The Q&A: Alloysius Attah of Farmerline

Publication | June 2015

In Ghana, smallholder farmers account for 80 per cent of domestic food production. In 2013, energetic social technology entrepreneurs Alloysius Attah and Emmanuel Owusu Addai established Farmerline. Headquartered in Ghana, Farmerline is a technology product company that builds supply chain and value chain solutions to integrate agricultural outputs of rural farmers in Africa. We speak to co-founder and CEO, Alloysius Attah, about the opportunities, challenges and future of the Farmerline project.

What are the main challenges faced by rural farmers?

In the rural agricultural community in Ghana, small-scale farmers face the ongoing challenge of lack of access to expert agricultural information and real-time data support. Many rural farmers do not have any formal education so many of them cannot read or write. It is therefore hard to get practical day-to-day advice about how best to run their farms and derive maximum profit. My aunt has a two-acre smallholding and I grew up watching her face these challenges. I found it frustrating. Farmers, like my aunt, don’t have access to basic information like current market prices for their crops, consequently bargaining power when it comes to agreeing a sale price for their produce is very limited.

The Ghanaian government has tried to address this issue by providing ‘agricultural extension agents’ to train smallholders. It is definitely a step in the right direction. However each agent is responsible for approximately 2,000 farmers, so the agents are thinly spread and consequently there isn’t a huge amount of opportunity for the rural farmers to access the agents regularly enough to derive all the information they need or to ask the agents questions about how to improve farming techniques and so on.

What is the purpose of Farmerline and how does it seek to address these issues?

In essence, Farmerline is a service specifically focused on smallholder farmers and organisations that need more access to resources. Farmerline connects farmers to markets, financial information, weather forecasts, farming tips and techniques and equipment services through the application of mobile technology. The overall objective is to help smallholder farmers increase their productivity and yield so that they can generate more profit and develop viable, sustainable businesses. Our goal is to empower two million farmers by 2024 and to improve their livelihoods by helping them access information that results in improved harvests.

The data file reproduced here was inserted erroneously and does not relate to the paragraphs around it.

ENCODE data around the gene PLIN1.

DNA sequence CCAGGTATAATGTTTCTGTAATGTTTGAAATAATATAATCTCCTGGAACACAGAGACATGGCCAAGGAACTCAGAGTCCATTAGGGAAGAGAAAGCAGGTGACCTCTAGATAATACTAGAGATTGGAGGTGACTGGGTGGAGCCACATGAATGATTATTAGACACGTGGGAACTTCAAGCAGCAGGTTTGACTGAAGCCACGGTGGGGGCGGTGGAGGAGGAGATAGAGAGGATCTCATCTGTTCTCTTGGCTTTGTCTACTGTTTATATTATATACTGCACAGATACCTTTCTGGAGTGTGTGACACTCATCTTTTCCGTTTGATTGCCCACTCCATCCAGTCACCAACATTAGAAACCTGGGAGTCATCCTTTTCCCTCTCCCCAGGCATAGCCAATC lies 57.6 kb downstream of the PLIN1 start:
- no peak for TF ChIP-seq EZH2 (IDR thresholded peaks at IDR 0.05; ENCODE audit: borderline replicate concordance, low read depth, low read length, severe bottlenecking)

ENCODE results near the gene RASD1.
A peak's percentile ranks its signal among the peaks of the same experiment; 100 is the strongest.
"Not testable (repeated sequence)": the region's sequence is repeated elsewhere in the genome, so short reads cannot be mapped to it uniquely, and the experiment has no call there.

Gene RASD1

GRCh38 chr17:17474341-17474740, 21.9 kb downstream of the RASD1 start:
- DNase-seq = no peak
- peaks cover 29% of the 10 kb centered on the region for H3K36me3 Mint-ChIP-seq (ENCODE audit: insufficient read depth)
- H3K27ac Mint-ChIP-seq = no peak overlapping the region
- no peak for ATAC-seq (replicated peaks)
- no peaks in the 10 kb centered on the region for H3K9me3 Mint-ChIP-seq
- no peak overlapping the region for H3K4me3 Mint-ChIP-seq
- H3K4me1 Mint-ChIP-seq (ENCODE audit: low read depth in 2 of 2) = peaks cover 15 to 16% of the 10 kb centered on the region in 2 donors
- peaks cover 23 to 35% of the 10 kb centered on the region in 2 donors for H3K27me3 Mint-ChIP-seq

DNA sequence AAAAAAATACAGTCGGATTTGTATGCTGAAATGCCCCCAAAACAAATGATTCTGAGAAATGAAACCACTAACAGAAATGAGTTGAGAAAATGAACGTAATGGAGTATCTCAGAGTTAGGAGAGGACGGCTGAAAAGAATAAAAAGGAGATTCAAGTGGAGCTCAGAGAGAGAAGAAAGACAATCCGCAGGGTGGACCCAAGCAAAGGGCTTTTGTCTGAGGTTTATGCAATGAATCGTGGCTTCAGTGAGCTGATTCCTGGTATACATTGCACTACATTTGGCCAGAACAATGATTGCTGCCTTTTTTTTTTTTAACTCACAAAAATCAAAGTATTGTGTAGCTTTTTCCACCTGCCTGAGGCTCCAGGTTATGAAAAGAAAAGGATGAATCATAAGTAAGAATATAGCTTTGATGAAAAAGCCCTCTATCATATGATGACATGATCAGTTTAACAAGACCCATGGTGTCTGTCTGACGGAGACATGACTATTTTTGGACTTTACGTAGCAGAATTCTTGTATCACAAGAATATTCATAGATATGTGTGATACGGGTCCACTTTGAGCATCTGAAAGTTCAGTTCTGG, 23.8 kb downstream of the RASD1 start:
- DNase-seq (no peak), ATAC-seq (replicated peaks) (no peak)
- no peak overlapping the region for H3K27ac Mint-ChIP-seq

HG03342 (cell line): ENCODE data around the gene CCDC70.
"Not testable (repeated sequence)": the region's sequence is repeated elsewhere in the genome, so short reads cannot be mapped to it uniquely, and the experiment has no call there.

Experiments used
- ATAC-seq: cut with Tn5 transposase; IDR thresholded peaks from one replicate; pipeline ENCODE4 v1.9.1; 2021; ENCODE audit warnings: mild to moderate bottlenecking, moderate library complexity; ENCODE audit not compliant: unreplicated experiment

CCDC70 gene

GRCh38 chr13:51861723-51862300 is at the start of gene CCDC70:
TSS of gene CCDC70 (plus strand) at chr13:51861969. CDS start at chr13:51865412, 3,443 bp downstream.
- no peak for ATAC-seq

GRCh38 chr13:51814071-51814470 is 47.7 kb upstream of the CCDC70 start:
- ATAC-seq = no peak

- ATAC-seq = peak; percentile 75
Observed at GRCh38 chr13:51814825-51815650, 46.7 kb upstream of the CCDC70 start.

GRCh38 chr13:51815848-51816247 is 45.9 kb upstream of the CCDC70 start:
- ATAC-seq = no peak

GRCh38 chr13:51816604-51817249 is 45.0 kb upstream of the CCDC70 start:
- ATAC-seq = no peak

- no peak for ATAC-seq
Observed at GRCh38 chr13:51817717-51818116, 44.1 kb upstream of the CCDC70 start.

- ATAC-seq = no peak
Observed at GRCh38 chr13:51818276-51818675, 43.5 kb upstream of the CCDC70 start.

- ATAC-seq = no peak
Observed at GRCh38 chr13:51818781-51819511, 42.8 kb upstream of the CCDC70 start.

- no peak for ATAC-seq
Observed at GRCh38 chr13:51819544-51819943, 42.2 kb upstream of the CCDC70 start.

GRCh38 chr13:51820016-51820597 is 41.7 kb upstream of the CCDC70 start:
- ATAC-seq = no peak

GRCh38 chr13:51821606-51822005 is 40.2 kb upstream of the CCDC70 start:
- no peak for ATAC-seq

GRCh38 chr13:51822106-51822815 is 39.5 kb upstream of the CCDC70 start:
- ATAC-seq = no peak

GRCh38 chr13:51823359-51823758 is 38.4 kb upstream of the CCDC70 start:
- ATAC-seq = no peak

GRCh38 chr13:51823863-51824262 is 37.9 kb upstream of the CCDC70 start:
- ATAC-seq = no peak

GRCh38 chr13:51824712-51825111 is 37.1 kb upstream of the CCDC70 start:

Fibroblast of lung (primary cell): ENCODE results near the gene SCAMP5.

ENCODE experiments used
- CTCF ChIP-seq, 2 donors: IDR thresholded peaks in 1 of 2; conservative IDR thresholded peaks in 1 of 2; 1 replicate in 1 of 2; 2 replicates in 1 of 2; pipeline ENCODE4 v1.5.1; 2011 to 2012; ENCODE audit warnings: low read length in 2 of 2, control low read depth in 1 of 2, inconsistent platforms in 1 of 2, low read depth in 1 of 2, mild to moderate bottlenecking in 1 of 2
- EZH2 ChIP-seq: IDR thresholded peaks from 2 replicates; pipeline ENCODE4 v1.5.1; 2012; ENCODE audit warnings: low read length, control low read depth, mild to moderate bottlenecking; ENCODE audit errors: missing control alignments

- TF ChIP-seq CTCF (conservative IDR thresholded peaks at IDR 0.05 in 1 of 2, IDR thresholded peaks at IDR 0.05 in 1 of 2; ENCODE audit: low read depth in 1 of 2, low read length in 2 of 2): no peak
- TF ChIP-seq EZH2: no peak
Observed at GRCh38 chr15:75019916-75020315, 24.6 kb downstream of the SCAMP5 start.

Realising that around two-thirds of people in rural Ghana now have a mobile phone, we saw an opportunity to bridge the information gap using mobile technology. Rather than relying purely on information transmission by SMS (which obviously has limited value for those that cannot read) Farmerline’s service is delivered as voice recordings in a range of local languages. Through our mobile messaging platform, governments, development partners and businesses can provide farmers with crop management updates faster and at low cost. The information can be received on any type of phone and there’s no need for technical knowledge. Farmers can receive SMS text messages or voice recordings in their own local language, using content generated by NGOs and other partnership organisations.

How is the information Farmerline provided applied?

Farmers pay a small subscription fee and use their mobile phone to receive regular, seasonal information that’s specifically tailored to their situation. For example how much fertiliser to apply to their fields or how much feed to drop into their fish ponds, as well as location and crop specific information. As well as providing farmers with information, Farmerline also collates useful intelligence from farmers. For example, farmers might be asked to contribute to surveys assessing the overall effectiveness of initiatives. They can also ask specific questions via a dedicated support line. The idea is to ensure rural farmers have access to best practice guidance in all areas related to farming including things like product storage, reducing pest infestations and how to get products to market.